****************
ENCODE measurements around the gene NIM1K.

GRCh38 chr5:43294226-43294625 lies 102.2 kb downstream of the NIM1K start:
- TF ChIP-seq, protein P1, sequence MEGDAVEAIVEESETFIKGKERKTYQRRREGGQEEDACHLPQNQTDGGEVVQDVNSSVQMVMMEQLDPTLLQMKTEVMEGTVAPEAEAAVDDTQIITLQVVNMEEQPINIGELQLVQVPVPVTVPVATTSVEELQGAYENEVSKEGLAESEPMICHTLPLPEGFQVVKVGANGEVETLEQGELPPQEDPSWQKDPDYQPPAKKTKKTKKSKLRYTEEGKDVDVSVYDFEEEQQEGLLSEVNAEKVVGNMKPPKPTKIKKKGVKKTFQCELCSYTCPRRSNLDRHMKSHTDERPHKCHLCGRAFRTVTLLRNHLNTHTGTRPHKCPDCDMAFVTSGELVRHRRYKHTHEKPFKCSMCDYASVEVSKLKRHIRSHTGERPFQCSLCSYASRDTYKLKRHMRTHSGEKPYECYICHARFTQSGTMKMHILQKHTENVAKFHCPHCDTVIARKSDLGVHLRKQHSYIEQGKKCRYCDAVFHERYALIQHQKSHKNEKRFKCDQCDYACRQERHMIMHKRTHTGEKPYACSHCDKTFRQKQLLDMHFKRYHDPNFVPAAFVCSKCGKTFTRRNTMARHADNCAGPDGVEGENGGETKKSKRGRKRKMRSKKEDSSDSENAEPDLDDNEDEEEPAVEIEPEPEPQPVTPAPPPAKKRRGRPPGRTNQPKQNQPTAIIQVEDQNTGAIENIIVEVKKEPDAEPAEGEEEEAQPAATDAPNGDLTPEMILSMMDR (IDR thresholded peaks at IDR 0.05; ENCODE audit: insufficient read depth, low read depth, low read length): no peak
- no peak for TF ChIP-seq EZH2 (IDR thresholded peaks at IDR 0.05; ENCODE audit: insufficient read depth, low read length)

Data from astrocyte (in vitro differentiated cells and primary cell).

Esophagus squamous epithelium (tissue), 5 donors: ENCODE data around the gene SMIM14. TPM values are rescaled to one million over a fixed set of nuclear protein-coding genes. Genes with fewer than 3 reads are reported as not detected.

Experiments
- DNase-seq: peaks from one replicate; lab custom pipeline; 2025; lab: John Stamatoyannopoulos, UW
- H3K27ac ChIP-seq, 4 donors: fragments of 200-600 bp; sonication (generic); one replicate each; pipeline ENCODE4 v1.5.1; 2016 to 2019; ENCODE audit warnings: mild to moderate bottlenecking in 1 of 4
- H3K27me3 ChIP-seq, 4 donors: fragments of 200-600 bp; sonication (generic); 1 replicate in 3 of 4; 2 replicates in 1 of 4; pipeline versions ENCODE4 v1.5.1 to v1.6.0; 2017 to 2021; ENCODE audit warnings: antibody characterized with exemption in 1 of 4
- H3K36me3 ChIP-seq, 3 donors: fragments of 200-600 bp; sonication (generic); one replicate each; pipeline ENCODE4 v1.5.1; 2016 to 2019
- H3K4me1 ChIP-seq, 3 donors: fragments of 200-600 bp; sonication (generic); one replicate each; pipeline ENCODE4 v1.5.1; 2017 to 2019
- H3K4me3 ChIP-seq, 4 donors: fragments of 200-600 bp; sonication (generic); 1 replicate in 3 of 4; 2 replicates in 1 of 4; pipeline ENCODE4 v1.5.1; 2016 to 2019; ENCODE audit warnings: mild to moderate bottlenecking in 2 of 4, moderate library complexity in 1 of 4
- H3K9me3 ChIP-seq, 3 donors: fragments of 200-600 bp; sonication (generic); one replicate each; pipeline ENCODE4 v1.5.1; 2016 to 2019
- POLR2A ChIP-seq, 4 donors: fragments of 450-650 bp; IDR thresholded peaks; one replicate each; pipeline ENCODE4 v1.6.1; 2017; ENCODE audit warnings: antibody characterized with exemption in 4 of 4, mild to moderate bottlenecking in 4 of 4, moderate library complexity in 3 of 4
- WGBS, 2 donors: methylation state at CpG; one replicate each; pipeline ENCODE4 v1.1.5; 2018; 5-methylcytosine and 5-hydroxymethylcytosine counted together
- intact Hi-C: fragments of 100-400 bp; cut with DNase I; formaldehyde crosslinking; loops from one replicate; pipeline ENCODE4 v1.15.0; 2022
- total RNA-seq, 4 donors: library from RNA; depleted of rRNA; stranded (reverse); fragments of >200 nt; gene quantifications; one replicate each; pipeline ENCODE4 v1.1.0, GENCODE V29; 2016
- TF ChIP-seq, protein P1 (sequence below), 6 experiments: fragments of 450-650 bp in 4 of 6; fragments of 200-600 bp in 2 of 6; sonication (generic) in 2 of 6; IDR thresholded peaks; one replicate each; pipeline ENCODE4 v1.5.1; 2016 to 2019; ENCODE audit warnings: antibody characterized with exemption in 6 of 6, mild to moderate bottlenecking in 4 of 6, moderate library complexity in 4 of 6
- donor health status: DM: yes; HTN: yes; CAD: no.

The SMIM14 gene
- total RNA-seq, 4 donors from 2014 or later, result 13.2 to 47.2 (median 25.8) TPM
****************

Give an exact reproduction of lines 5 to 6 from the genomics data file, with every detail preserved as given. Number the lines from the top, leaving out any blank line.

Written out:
Data from astrocyte (in vitro differentiated cells and primary cell).

Esophagus squamous epithelium (tissue), 5 donors: ENCODE data around the gene SMIM14. TPM values are rescaled to one million over a fixed set of nuclear protein-coding genes. Genes with fewer than 3 reads are reported as not detected.